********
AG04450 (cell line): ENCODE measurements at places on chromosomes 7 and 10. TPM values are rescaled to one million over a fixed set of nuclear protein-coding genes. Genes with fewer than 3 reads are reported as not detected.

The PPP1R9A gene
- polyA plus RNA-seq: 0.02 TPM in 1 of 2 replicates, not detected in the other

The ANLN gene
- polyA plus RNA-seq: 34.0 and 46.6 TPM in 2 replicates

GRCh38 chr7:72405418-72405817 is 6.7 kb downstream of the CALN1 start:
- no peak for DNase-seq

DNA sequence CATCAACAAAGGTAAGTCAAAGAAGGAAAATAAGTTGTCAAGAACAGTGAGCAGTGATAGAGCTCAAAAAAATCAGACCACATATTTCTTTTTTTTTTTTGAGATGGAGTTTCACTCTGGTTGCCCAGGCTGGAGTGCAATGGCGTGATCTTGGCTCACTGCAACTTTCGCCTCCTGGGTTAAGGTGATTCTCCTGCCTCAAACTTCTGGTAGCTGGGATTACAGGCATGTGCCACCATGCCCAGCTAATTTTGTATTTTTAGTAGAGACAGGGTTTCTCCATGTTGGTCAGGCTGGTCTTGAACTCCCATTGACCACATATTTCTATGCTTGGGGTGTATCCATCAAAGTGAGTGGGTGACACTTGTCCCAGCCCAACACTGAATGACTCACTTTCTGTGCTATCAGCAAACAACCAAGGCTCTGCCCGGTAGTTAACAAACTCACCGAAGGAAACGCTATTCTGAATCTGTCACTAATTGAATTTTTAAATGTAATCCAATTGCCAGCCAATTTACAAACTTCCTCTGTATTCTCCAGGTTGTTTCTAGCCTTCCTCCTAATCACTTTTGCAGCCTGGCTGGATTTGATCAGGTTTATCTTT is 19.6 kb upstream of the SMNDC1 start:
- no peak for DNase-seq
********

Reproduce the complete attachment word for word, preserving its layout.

AG04450 (cell line): ENCODE measurements at places on chromosomes 7 and 10. TPM values are rescaled to one million over a fixed set of nuclear protein-coding genes. Genes with fewer than 3 reads are reported as not detected.

The PPP1R9A gene
- polyA plus RNA-seq: 0.02 TPM in 1 of 2 replicates, not detected in the other

The ANLN gene
- polyA plus RNA-seq: 34.0 and 46.6 TPM in 2 replicates

GRCh38 chr7:72405418-72405817 is 6.7 kb downstream of the CALN1 start:
- no peak for DNase-seq

DNA sequence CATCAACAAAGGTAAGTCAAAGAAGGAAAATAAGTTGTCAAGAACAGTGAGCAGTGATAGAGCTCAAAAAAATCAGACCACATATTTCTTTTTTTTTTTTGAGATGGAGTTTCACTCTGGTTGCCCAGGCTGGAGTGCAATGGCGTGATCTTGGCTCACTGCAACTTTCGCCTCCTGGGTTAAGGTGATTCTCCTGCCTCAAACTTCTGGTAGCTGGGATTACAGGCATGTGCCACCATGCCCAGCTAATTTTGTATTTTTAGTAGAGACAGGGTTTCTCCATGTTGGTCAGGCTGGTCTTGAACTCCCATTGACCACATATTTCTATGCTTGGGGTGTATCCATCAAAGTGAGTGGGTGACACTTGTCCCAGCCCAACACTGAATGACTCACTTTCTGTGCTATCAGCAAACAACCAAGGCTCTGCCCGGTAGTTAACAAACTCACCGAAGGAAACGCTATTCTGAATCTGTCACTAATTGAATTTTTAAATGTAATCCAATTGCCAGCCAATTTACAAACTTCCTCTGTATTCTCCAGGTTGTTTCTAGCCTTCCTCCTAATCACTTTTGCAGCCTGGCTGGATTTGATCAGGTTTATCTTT is 19.6 kb upstream of the SMNDC1 start:
- no peak for DNase-seq